Hey, look! A safe topic. Safe topic, go get it boy! Fetch!

This Slashdot article has an interesting free chapter from a management book. The points are very interesting even to me as a non-manager. It's a bit of a read, but worth it if you ever have to deal with people. Go! Go read!

Wednesday, November 09, 2005

Accountability in Engineering

I hate capitalist droids.

The capitalist world has thoroughly crushed the engineer. The engineer is made to believe he's only a technologist. The MBAdroids of the world will manage them, the accountants will make sure the money adds up, and some liberal arts student will deal with the customers, because engineers couldn't possibly consider money issues or deal with people.

They're desperately trying to forget the purpose of an engineer.

First, let me define what I think an engineer is, purely from my own perspective:
An engineer applies scientific principles towards practical, ethical, and safe solutions to real-life problems, and is accountable for the decisions made by this process.
There's several aspects to this definition:
  • Scientific principles. Best practices don't apply. An engineer must not know just that it works, but must understand why it works, because otherwise they cannot possibly foresee how it will not work.
  • Practical. An engineer must consider reality. Unimplementable solutions and theories are irrelevant. This also implies an engineer must be aware of monetary concerns, and tradeoffs between cost and the other aspects here.
  • Ethical. An engineer is responsible for making ethical decisions, and this trumps other concerns such as monetary constraints. This is critical for the trust of engineers to create critical systems.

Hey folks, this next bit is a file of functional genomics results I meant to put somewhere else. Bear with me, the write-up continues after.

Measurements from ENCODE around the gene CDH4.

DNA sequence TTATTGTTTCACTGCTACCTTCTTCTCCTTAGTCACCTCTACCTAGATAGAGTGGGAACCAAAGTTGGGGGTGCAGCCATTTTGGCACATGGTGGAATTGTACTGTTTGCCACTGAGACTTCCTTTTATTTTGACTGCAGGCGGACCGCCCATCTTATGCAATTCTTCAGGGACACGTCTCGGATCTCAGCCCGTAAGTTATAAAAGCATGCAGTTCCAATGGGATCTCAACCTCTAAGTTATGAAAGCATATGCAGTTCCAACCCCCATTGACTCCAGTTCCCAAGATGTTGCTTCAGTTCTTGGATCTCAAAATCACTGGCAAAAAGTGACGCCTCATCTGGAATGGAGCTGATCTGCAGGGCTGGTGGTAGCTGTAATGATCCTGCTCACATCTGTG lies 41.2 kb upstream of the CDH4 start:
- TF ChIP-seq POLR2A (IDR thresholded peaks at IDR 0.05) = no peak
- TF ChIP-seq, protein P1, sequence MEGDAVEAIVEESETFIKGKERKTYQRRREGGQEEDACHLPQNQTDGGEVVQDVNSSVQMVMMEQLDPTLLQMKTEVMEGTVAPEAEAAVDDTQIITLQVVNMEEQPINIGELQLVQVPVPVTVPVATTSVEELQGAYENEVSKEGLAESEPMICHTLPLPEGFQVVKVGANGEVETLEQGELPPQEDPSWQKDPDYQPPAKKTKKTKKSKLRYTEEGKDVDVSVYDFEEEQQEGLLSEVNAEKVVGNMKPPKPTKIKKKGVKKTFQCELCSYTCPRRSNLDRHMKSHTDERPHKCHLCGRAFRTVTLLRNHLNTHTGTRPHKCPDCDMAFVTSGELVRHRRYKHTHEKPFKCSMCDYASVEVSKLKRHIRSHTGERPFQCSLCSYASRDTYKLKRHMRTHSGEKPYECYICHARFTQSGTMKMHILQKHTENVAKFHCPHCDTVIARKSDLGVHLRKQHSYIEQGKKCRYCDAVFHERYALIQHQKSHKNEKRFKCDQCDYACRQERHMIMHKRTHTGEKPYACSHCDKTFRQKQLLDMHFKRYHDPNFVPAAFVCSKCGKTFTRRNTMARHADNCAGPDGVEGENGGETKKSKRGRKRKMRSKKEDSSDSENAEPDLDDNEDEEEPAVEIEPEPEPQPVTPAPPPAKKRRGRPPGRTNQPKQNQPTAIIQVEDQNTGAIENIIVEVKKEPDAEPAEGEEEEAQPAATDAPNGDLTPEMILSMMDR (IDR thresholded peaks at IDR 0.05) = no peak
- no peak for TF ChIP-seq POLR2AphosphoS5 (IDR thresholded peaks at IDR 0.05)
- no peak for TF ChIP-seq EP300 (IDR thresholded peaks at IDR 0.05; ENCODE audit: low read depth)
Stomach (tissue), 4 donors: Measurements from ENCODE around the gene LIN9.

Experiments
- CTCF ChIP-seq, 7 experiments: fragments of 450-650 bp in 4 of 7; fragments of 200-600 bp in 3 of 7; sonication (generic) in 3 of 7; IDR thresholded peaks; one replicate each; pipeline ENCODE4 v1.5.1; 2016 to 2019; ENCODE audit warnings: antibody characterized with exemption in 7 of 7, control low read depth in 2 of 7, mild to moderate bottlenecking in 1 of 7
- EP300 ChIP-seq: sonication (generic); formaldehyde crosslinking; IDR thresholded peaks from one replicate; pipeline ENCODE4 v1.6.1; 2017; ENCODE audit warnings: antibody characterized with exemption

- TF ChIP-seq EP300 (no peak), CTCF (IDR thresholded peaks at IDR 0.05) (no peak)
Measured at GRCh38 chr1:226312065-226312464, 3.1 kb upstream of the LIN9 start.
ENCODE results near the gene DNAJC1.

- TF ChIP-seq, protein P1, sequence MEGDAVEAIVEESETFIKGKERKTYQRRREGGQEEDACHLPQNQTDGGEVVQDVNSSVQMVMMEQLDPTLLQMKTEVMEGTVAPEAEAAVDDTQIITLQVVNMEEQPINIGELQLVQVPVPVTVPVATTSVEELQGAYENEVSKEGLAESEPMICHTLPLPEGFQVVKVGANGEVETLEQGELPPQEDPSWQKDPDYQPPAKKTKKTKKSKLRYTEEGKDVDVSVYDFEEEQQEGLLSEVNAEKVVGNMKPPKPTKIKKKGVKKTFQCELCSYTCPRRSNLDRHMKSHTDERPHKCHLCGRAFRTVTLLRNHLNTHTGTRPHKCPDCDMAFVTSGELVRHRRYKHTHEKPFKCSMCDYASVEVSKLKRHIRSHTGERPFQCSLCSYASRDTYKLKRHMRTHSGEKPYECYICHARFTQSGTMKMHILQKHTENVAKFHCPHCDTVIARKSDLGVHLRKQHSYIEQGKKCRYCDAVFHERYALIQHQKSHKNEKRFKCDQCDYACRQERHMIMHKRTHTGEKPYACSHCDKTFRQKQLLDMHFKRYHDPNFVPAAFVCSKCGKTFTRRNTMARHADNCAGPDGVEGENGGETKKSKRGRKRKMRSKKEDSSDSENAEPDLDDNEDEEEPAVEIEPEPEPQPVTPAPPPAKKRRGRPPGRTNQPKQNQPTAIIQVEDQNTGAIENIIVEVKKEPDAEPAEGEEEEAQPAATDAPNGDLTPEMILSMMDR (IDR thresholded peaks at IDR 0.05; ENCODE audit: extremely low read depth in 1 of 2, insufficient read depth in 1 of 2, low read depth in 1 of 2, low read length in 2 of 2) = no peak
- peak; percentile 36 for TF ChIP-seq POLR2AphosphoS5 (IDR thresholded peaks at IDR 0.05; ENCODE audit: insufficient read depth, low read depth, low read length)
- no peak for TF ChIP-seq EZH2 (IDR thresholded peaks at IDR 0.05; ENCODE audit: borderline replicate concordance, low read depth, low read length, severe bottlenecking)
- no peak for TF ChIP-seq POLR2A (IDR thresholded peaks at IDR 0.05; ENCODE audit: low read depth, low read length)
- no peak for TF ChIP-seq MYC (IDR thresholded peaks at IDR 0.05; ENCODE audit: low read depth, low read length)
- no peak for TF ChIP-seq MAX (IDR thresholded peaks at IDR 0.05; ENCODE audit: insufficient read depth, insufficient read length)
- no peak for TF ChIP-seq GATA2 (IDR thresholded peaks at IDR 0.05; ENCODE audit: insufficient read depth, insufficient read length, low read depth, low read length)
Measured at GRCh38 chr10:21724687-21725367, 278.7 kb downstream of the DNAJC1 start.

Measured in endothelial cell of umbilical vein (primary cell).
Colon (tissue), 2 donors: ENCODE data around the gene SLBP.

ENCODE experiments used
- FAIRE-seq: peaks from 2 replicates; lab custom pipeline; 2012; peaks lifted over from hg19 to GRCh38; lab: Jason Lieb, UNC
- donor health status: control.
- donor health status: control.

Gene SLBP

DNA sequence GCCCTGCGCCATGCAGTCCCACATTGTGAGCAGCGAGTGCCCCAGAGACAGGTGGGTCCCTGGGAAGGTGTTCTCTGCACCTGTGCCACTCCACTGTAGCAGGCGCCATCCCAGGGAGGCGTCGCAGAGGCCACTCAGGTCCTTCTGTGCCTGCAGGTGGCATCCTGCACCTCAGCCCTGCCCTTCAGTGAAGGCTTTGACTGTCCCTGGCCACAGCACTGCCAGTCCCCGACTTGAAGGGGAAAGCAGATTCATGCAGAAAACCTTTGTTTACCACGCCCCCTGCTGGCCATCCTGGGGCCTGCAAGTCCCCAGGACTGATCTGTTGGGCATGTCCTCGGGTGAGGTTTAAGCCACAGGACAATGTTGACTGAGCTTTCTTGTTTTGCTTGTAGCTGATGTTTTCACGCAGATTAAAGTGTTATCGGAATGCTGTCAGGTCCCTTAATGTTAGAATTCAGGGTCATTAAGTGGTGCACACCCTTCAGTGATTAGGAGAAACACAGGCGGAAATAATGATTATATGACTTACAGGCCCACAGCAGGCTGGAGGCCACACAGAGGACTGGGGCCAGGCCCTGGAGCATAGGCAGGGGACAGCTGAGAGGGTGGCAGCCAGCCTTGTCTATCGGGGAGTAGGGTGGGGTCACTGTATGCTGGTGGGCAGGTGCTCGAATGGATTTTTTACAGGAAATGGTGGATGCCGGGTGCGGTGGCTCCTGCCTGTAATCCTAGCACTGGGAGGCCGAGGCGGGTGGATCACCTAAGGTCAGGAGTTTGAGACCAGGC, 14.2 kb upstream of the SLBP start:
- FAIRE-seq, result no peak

• Safe. An engineer is responsible for protecting people, both their lives and their well-being, trumping monetary concerns. [an interesting followup: which is more important? ethics or safety? would you lie and cheat to save lives? or must there always be a way to reconcile the two?]
  • Real-life problems. Engineers must do something useful for people.
  • Accountability. Here's the crux of it - we must trust engineers to make techology safe for us to use, and they must be held responsible for their choices. I'll delve deeper into this for a bit.
But the problem is, business droids hate this! They'd rather have a technologist. They'd rather define it as: "An engineer applies technology to solve a problem". They don't like the ethical and safe part, because they have their own forumulas to describe these things. Like I always say: to an MBAdroid, everything is uniquely described by its dollar value. They'd rather use their little risk forumas and try to balance the cost of lawsuits, no matter what the moral cost. They'd rather not have any accountability at all, and instead plonk it straight in the laps of end users.

Of course, engineering only exists because the law doesn't allow certain industries to do this. If you build a building, you can't just have a sign saying "we waive all resposibility if the building falls and kills you". If that building falls, the ones who designed and build it will be held accountable. Period. Engineering specifically makes sure that there are people who are qualified to say it won't fall down, and an engineer has to put his or her personal reputation and livelihood on the line on every decision they make. This is also why engineers have gargantuan professional insurance. If a doctor botches an operation, it's one life. An engineer designs a plane that crashes, hundreds die.